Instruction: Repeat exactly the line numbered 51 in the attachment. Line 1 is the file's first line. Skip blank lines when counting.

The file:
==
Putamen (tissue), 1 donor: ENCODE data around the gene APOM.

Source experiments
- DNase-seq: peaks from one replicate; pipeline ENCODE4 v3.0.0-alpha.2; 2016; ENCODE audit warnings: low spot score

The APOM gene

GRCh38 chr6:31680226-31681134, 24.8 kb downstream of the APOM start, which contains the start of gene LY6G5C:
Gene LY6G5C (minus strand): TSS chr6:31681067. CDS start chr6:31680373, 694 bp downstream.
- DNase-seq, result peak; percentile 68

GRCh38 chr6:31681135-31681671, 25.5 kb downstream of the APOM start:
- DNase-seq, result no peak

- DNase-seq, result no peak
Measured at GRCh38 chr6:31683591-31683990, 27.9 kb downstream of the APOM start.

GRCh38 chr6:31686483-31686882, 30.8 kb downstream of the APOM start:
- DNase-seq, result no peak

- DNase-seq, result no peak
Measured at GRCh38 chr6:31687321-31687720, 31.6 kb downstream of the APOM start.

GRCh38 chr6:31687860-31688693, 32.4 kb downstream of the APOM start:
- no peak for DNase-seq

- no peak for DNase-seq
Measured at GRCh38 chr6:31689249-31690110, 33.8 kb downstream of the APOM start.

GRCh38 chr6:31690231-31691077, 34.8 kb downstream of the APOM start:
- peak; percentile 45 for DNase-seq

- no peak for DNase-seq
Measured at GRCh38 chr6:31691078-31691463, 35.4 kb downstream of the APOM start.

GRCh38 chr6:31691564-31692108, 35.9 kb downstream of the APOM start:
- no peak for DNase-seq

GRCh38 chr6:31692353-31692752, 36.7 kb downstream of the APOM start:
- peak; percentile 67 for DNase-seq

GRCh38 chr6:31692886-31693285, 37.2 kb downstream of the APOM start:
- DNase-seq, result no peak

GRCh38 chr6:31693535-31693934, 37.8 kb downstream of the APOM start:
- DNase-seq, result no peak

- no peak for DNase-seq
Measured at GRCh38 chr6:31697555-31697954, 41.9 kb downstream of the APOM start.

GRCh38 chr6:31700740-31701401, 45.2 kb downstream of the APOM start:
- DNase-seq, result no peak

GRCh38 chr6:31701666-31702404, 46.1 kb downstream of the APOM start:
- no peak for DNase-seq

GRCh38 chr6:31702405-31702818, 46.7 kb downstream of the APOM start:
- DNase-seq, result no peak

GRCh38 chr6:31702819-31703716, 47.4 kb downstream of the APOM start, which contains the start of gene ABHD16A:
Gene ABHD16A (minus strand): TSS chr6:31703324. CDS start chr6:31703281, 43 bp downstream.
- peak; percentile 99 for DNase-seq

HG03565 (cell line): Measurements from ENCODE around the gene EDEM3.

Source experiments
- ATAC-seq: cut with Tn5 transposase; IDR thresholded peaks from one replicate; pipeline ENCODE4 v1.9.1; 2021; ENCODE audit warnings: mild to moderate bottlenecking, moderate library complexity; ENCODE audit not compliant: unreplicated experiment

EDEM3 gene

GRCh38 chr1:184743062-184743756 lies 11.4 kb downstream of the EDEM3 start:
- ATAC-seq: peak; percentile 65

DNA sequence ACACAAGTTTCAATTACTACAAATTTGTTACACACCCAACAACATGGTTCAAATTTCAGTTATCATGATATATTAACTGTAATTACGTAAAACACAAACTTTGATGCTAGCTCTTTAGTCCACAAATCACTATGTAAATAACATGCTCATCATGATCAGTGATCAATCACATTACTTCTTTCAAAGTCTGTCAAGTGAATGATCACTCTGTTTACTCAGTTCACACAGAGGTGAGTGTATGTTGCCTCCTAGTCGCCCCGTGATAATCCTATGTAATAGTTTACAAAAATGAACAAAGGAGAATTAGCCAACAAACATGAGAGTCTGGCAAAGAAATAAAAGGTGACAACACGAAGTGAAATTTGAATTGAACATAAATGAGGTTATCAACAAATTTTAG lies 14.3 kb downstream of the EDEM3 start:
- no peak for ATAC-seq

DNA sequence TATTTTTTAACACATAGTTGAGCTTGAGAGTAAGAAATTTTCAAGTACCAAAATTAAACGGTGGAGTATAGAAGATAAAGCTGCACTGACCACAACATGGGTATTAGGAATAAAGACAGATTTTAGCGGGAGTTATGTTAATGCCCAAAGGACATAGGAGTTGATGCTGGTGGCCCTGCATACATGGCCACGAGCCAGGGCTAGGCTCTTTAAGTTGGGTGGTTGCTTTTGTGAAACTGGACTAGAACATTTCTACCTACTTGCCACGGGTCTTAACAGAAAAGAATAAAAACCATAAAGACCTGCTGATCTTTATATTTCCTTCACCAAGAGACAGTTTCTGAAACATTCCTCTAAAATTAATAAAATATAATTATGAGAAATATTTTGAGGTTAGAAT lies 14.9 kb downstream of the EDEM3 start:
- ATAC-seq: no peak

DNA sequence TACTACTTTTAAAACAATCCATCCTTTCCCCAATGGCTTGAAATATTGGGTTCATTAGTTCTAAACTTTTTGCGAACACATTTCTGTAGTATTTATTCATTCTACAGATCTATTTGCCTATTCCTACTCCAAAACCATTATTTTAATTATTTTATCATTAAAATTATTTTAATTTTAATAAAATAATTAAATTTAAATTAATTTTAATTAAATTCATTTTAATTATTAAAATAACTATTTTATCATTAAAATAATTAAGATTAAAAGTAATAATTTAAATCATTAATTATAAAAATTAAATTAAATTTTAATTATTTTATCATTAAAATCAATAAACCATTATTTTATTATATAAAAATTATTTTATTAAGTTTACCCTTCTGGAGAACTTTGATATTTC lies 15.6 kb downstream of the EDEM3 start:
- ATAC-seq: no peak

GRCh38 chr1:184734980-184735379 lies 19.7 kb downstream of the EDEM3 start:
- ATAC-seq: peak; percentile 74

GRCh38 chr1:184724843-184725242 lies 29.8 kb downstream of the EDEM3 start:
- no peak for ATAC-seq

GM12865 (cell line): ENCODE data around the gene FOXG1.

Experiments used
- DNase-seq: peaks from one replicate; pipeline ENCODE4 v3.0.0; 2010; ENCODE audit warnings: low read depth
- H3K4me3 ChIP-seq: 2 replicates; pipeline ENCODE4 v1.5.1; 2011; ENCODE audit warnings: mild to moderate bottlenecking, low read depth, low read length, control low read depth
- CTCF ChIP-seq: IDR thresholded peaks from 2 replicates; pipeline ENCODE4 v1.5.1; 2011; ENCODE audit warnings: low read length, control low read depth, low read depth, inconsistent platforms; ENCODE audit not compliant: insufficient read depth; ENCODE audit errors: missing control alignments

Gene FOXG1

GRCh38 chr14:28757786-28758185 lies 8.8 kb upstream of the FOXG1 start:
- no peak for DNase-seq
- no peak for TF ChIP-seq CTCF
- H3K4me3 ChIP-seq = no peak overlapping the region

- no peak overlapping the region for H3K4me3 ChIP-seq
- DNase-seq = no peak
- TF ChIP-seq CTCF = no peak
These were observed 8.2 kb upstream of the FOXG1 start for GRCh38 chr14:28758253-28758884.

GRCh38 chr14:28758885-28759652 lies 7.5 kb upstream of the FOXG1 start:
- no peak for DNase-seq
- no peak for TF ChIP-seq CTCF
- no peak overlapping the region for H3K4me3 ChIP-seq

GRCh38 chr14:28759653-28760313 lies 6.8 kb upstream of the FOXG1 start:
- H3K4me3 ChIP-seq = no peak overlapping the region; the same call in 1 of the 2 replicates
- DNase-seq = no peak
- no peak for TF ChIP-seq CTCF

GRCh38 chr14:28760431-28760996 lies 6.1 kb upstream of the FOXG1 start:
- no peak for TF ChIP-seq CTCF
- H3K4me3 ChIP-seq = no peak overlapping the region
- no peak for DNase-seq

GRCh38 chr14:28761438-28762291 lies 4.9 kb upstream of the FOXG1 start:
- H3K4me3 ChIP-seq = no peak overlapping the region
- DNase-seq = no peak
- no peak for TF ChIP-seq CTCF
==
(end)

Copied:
DNA sequence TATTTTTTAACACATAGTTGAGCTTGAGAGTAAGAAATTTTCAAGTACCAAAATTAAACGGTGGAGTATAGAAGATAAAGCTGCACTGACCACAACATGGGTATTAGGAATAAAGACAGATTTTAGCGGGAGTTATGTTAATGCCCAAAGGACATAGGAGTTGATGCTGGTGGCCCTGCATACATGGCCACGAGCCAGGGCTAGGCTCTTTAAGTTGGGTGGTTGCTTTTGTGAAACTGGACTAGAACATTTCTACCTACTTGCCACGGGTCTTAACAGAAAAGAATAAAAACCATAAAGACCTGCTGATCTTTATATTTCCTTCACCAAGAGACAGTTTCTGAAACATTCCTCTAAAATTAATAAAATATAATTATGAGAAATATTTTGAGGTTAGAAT lies 14.9 kb downstream of the EDEM3 start: